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Re: Reactivating a DRY dormant starter
« Reply #12 on: April 18, 2010, 07:45:01 PM »
I'm curious to know how you judge when your starters are active or at their peak performance.  How long should it take an active starter to double in volume?   Thanks for your continued help.

Your starter is fully active & ready for refrigeration and or use once it increases in volume by at least 2 inches (in a mason jar) within 2-3 hours of feeding (See the photo below).  I can't answer the 2nd question because all starters react differently.

Matt
« Last Edit: April 18, 2010, 07:46:45 PM by Matthew »

Offline sear

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Re: Reactivating a DRY dormant starter
« Reply #13 on: May 21, 2010, 01:32:49 PM »
Matt, from what I have read about starters, bacteria and yeast live in a symbiotic relationship.  When first growing a new starter (or in my case reviving one) the bacteria usually can grow at a much faster rate than the yeast and outnumber them 100 to 1.  Yeast thrives in a more acidic environment.  Adding pineapple, orange, lemon, or lime juice (citric acid) helps lower the pH of the environment an thus slows down the growth of the bacteria giving the yeast a little help. 
  I have also read of another certain bacteria that tends to take over new starters, but I don't recall the name of it right now.  I'll post it if I find it or maybe someone in the know can enlighten us. 
  I have attempted to make a starter before with just yeast and water and it failed.  I've read that without the added citric acid, some 40% of starters will fail.   On my 2nd attempt, I added some lemon juice and the starter took off after 7 days.   I just carried that same line of thinking over to the new starter I'm reactivating.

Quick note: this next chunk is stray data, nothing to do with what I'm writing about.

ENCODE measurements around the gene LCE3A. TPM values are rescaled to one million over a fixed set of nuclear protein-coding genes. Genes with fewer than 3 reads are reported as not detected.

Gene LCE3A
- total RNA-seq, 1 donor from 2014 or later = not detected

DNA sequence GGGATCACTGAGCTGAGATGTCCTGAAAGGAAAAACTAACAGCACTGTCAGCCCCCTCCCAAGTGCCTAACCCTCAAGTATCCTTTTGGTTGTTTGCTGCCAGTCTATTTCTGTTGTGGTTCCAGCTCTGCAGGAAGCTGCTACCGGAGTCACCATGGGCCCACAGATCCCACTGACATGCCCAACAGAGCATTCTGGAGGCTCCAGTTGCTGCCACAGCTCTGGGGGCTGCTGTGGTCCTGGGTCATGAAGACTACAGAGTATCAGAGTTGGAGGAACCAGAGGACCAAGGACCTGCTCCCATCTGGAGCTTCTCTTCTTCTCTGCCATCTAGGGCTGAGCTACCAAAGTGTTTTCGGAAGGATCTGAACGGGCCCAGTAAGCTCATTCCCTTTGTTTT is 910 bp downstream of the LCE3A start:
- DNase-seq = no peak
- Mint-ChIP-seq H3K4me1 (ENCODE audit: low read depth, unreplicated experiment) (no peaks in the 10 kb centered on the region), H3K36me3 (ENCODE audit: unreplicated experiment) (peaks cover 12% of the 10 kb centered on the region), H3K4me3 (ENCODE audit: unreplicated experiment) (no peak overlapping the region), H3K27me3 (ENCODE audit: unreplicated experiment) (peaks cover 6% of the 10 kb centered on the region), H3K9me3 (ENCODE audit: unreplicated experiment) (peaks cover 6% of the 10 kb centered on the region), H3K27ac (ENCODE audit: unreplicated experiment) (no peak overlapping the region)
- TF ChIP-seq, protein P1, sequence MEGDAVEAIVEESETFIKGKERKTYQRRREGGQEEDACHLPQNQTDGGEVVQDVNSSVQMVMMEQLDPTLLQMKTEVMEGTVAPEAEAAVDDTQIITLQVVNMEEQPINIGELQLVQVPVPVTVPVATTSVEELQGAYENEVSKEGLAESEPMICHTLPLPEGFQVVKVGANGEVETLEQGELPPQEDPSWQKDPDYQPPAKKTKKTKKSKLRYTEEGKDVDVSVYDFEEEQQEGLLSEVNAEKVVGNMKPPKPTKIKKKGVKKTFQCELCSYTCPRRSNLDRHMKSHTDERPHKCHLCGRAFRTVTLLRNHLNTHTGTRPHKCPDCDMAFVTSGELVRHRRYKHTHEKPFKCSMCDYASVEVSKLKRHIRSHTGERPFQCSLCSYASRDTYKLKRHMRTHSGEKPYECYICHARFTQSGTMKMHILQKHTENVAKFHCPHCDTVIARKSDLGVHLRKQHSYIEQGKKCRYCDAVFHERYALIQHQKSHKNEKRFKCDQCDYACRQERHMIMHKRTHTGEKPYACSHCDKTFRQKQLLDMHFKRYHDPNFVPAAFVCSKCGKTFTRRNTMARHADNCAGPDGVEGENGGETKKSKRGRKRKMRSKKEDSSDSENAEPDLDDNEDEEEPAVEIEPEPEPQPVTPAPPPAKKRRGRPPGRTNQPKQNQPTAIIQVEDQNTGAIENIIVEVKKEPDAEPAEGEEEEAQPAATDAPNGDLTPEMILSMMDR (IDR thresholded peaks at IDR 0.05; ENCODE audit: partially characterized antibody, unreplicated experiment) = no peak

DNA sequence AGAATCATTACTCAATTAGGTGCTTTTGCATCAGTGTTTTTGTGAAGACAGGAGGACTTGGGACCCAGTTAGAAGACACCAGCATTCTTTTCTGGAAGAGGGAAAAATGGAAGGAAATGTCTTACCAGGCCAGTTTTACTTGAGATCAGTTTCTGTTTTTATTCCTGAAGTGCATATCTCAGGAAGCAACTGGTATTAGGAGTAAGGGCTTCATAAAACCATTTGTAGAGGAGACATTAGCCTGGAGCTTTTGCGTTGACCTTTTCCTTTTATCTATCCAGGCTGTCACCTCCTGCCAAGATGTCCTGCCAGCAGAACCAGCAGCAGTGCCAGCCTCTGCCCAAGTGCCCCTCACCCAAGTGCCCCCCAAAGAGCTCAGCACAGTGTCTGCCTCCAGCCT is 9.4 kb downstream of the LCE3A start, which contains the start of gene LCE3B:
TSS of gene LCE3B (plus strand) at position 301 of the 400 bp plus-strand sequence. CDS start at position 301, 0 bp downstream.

I'll see about getting some liter jars at the store later, but I tend to think it's active if there is vigorous activity after 2 hours of feeding.   I fed the new starter this morning and it was quite active just after 2 hours.  I'll feed it a few more times to see if that makes a difference or not and for good measure.
  I'm curious to know how you judge when your starters are active or at their peak performance.  How long should it take an active starter to double in volume?   Thanks for your continued help.

hey Tran, what temp did you activate the culture at ?
in the book that i got with the san francisco sd , it says to start it at 90 which keeps the mixture more acidic to prevent contamination. then it says to reduce temp to 70 so the acid is reduced and it will allow the yeast to grow more.
im not sure if its the same for all sd starters 

Offline Jackie Tran

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Re: Reactivating a DRY dormant starter
« Reply #14 on: May 21, 2010, 01:38:30 PM »
Sear I have always activated starters at room temperature BUT come to think of it, starting at a higher temp makes perfect sense.  Why didn't I think of that?